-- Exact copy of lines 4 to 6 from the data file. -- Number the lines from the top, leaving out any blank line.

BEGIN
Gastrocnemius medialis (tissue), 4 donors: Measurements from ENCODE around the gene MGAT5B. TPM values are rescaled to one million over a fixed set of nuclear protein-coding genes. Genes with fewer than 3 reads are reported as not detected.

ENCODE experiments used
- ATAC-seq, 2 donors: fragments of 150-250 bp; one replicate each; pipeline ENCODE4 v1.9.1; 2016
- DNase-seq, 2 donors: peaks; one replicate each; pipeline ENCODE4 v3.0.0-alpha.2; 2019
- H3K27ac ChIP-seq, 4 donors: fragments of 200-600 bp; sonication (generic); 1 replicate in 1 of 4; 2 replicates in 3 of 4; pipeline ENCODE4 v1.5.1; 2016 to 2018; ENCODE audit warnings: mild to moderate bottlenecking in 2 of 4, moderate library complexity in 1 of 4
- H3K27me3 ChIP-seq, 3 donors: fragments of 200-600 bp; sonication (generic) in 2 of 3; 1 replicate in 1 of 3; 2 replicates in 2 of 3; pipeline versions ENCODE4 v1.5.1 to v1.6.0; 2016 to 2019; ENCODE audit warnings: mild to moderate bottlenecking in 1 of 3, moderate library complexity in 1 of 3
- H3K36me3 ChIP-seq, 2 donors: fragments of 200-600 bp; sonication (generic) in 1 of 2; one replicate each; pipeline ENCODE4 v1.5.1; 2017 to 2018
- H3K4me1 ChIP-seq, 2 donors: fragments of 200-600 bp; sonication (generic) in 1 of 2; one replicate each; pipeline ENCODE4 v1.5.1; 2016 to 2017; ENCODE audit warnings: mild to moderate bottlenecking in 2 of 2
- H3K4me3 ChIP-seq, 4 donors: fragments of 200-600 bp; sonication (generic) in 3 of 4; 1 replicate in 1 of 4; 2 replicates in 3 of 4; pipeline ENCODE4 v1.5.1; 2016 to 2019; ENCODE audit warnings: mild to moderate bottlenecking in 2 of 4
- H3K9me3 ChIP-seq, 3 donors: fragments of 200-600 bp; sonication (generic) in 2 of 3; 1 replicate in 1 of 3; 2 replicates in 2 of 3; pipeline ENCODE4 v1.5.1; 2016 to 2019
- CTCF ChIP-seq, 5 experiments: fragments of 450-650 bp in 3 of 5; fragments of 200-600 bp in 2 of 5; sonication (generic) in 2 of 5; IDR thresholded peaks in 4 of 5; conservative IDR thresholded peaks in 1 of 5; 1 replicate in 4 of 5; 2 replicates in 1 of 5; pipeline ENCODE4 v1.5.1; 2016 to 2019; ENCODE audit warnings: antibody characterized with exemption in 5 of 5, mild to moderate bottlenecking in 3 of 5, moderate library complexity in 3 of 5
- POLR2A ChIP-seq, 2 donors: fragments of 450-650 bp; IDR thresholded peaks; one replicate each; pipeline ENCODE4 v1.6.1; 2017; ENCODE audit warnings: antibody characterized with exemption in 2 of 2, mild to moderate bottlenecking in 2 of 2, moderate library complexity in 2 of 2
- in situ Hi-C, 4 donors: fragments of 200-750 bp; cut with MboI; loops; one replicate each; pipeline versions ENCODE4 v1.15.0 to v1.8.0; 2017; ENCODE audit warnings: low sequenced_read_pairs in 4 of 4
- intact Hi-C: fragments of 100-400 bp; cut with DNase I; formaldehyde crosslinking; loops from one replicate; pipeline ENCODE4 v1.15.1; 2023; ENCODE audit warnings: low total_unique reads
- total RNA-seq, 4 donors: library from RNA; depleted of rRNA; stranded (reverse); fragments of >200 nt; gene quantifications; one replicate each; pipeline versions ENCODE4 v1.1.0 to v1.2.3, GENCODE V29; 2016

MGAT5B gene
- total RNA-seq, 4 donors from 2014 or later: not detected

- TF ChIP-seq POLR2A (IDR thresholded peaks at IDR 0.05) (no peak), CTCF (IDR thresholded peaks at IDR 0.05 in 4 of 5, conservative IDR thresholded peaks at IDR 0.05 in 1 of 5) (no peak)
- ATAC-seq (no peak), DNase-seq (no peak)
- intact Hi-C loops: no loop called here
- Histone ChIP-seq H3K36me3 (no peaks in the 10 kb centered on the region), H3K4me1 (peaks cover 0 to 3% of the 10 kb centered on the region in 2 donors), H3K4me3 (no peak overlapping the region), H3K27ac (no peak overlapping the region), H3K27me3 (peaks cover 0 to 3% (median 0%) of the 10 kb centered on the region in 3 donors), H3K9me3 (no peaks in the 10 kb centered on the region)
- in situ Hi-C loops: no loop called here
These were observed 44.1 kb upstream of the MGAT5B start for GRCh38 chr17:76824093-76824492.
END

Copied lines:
- DNase-seq, 2 donors: peaks; one replicate each; pipeline ENCODE4 v3.0.0-alpha.2; 2019
- H3K27ac ChIP-seq, 4 donors: fragments of 200-600 bp; sonication (generic); 1 replicate in 1 of 4; 2 replicates in 3 of 4; pipeline ENCODE4 v1.5.1; 2016 to 2018; ENCODE audit warnings: mild to moderate bottlenecking in 2 of 4, moderate library complexity in 1 of 4
- H3K27me3 ChIP-seq, 3 donors: fragments of 200-600 bp; sonication (generic) in 2 of 3; 1 replicate in 1 of 3; 2 replicates in 2 of 3; pipeline versions ENCODE4 v1.5.1 to v1.6.0; 2016 to 2019; ENCODE audit warnings: mild to moderate bottlenecking in 1 of 3, moderate library complexity in 1 of 3